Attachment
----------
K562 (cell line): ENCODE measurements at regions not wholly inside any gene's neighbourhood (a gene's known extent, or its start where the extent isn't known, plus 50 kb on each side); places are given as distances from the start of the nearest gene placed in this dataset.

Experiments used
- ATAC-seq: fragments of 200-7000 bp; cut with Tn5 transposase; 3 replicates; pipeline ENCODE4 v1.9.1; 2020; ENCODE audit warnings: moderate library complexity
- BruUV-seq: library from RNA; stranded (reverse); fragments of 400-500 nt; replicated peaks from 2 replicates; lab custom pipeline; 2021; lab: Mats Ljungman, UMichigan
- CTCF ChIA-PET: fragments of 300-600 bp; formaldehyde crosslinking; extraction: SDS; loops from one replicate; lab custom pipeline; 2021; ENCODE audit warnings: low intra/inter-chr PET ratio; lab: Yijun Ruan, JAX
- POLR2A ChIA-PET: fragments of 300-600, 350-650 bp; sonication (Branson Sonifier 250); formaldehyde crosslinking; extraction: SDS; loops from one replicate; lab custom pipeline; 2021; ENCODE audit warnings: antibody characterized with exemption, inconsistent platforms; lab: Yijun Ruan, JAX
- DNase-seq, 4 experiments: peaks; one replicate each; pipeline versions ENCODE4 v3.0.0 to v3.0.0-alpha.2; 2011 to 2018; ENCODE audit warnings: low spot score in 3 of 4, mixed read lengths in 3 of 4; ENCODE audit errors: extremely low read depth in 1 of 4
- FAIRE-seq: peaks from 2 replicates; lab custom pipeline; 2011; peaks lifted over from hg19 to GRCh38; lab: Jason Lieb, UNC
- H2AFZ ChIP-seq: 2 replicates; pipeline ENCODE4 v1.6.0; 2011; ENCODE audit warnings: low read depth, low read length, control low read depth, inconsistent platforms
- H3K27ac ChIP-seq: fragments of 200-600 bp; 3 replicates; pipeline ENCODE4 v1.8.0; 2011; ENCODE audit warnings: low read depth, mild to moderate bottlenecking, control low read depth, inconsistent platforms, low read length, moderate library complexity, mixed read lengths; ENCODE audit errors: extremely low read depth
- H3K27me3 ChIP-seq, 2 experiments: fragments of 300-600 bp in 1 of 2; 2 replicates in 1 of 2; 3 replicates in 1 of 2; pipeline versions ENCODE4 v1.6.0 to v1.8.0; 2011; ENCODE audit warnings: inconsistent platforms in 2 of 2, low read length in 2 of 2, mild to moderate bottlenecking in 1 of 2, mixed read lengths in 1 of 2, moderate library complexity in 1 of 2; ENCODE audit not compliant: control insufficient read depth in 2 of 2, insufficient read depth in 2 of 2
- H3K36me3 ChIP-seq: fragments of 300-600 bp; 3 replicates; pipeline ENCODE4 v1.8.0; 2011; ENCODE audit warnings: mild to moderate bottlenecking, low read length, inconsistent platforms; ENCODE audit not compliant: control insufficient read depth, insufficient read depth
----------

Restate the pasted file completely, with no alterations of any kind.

K562 (cell line): ENCODE measurements at regions not wholly inside any gene's neighbourhood (a gene's known extent, or its start where the extent isn't known, plus 50 kb on each side); places are given as distances from the start of the nearest gene placed in this dataset.

Experiments used
- ATAC-seq: fragments of 200-7000 bp; cut with Tn5 transposase; 3 replicates; pipeline ENCODE4 v1.9.1; 2020; ENCODE audit warnings: moderate library complexity
- BruUV-seq: library from RNA; stranded (reverse); fragments of 400-500 nt; replicated peaks from 2 replicates; lab custom pipeline; 2021; lab: Mats Ljungman, UMichigan
- CTCF ChIA-PET: fragments of 300-600 bp; formaldehyde crosslinking; extraction: SDS; loops from one replicate; lab custom pipeline; 2021; ENCODE audit warnings: low intra/inter-chr PET ratio; lab: Yijun Ruan, JAX
- POLR2A ChIA-PET: fragments of 300-600, 350-650 bp; sonication (Branson Sonifier 250); formaldehyde crosslinking; extraction: SDS; loops from one replicate; lab custom pipeline; 2021; ENCODE audit warnings: antibody characterized with exemption, inconsistent platforms; lab: Yijun Ruan, JAX
- DNase-seq, 4 experiments: peaks; one replicate each; pipeline versions ENCODE4 v3.0.0 to v3.0.0-alpha.2; 2011 to 2018; ENCODE audit warnings: low spot score in 3 of 4, mixed read lengths in 3 of 4; ENCODE audit errors: extremely low read depth in 1 of 4
- FAIRE-seq: peaks from 2 replicates; lab custom pipeline; 2011; peaks lifted over from hg19 to GRCh38; lab: Jason Lieb, UNC
- H2AFZ ChIP-seq: 2 replicates; pipeline ENCODE4 v1.6.0; 2011; ENCODE audit warnings: low read depth, low read length, control low read depth, inconsistent platforms
- H3K27ac ChIP-seq: fragments of 200-600 bp; 3 replicates; pipeline ENCODE4 v1.8.0; 2011; ENCODE audit warnings: low read depth, mild to moderate bottlenecking, control low read depth, inconsistent platforms, low read length, moderate library complexity, mixed read lengths; ENCODE audit errors: extremely low read depth
- H3K27me3 ChIP-seq, 2 experiments: fragments of 300-600 bp in 1 of 2; 2 replicates in 1 of 2; 3 replicates in 1 of 2; pipeline versions ENCODE4 v1.6.0 to v1.8.0; 2011; ENCODE audit warnings: inconsistent platforms in 2 of 2, low read length in 2 of 2, mild to moderate bottlenecking in 1 of 2, mixed read lengths in 1 of 2, moderate library complexity in 1 of 2; ENCODE audit not compliant: control insufficient read depth in 2 of 2, insufficient read depth in 2 of 2
- H3K36me3 ChIP-seq: fragments of 300-600 bp; 3 replicates; pipeline ENCODE4 v1.8.0; 2011; ENCODE audit warnings: mild to moderate bottlenecking, low read length, inconsistent platforms; ENCODE audit not compliant: control insufficient read depth, insufficient read depth